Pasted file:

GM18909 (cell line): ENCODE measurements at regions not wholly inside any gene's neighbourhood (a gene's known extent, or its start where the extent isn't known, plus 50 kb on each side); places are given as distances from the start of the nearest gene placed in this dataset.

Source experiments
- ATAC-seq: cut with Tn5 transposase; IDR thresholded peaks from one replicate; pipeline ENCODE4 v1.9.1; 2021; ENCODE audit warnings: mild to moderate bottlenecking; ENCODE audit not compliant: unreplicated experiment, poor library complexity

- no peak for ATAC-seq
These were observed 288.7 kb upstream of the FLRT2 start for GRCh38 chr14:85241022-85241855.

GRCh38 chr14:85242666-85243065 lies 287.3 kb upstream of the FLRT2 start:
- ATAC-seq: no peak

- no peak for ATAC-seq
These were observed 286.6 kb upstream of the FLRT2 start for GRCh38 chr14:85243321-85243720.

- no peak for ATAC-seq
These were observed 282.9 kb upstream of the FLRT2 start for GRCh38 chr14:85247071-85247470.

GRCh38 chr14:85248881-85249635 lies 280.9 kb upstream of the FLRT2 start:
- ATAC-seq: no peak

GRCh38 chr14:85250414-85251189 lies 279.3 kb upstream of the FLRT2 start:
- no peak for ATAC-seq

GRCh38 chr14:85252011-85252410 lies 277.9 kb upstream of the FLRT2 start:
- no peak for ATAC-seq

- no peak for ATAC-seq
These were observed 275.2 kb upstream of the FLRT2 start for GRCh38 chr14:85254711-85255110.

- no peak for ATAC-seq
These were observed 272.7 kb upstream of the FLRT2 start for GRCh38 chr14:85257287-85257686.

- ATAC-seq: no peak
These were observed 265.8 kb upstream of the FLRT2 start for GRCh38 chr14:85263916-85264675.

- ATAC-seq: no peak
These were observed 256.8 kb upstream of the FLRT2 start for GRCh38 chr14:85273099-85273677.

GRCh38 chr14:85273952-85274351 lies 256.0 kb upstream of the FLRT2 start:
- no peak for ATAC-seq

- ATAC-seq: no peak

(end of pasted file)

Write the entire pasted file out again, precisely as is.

GM18909 (cell line): ENCODE measurements at regions not wholly inside any gene's neighbourhood (a gene's known extent, or its start where the extent isn't known, plus 50 kb on each side); places are given as distances from the start of the nearest gene placed in this dataset.

Source experiments
- ATAC-seq: cut with Tn5 transposase; IDR thresholded peaks from one replicate; pipeline ENCODE4 v1.9.1; 2021; ENCODE audit warnings: mild to moderate bottlenecking; ENCODE audit not compliant: unreplicated experiment, poor library complexity

- no peak for ATAC-seq
These were observed 288.7 kb upstream of the FLRT2 start for GRCh38 chr14:85241022-85241855.

GRCh38 chr14:85242666-85243065 lies 287.3 kb upstream of the FLRT2 start:
- ATAC-seq: no peak

- no peak for ATAC-seq
These were observed 286.6 kb upstream of the FLRT2 start for GRCh38 chr14:85243321-85243720.

- no peak for ATAC-seq
These were observed 282.9 kb upstream of the FLRT2 start for GRCh38 chr14:85247071-85247470.

GRCh38 chr14:85248881-85249635 lies 280.9 kb upstream of the FLRT2 start:
- ATAC-seq: no peak

GRCh38 chr14:85250414-85251189 lies 279.3 kb upstream of the FLRT2 start:
- no peak for ATAC-seq

GRCh38 chr14:85252011-85252410 lies 277.9 kb upstream of the FLRT2 start:
- no peak for ATAC-seq

- no peak for ATAC-seq
These were observed 275.2 kb upstream of the FLRT2 start for GRCh38 chr14:85254711-85255110.

- no peak for ATAC-seq
These were observed 272.7 kb upstream of the FLRT2 start for GRCh38 chr14:85257287-85257686.

- ATAC-seq: no peak
These were observed 265.8 kb upstream of the FLRT2 start for GRCh38 chr14:85263916-85264675.

- ATAC-seq: no peak
These were observed 256.8 kb upstream of the FLRT2 start for GRCh38 chr14:85273099-85273677.

GRCh38 chr14:85273952-85274351 lies 256.0 kb upstream of the FLRT2 start:
- no peak for ATAC-seq

- ATAC-seq: no peak